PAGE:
In this work, a gouged section of 1080 railroad rail steel is examined using metallographic techniques to characterize the nature of the damage. The gouging was performed by a rocket sled at Holloman Air Force Base, riding on VascoMax 300 steel shoes at 1.5 to 3.0 km/sec. Similar in approach to Gerstle, et al. , the damaged rail is evaluated in detail to examine material phase changes, shear bands, and heat effects. The results can be compared to samples of the virgin material, machined and prepared exactly as the rail and shoe are prior to the Holloman AFB High Speed Test Track (HHSTT) runs. The gouged section was examined longitudinally and in a transverse manner using optical microscopy and a Scanning Electron Microscope (SEM). Pictures are presented of the resulting microstructure. Comparisons to the virgin material confirm material mixing consistent with a high energy gouging event. In addition, the material phase change evident in this approach allows us to estimate the non-equilibrium thermal conditions present during the formation of the gouge. The creation of shear bands, predicted by the previous modeling efforts, is also confirmed.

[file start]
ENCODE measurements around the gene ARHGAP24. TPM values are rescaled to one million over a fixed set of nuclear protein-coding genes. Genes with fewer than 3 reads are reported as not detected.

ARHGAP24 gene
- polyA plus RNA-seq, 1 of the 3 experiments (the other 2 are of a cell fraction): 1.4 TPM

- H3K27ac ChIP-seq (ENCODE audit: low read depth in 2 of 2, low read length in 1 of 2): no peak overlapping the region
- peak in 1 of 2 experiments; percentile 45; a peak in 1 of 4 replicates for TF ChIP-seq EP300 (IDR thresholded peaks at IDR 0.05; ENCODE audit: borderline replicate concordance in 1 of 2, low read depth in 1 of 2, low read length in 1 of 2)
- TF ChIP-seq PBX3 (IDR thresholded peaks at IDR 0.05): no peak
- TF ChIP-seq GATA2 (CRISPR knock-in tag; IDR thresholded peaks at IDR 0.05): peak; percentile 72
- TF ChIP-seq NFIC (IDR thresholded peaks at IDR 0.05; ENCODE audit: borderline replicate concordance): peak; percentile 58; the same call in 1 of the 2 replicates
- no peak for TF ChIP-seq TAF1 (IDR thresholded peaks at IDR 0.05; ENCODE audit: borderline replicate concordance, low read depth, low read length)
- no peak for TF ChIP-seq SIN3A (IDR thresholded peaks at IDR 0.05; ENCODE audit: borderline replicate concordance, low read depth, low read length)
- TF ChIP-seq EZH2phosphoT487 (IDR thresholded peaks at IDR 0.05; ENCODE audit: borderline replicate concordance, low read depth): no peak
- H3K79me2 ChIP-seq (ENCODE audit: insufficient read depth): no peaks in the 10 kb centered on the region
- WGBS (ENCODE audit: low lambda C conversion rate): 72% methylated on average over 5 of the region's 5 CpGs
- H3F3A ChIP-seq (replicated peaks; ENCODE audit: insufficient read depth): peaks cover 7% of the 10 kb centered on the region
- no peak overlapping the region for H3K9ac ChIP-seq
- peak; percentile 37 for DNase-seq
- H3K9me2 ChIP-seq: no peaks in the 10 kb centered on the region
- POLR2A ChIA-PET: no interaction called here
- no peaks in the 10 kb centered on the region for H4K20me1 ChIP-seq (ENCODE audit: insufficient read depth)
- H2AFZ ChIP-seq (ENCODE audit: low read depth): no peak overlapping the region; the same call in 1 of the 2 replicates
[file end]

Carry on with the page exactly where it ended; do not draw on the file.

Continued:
Metallographic Examination of Thermal Effects in Hypervelocity Gouging
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Cinnamon, JD, & Palazotto, AN. "Metallographic Examination of Thermal Effects in Hypervelocity Gouging." Proceedings of the ASME 2005 Pressure Vessels and Piping Conference. Volume 4: Fluid Structure Interaction. Denver, Colorado, USA. July 17–21, 2005. pp. 797-805. ASME. https://doi.org/10.1115/PVP2005-71613
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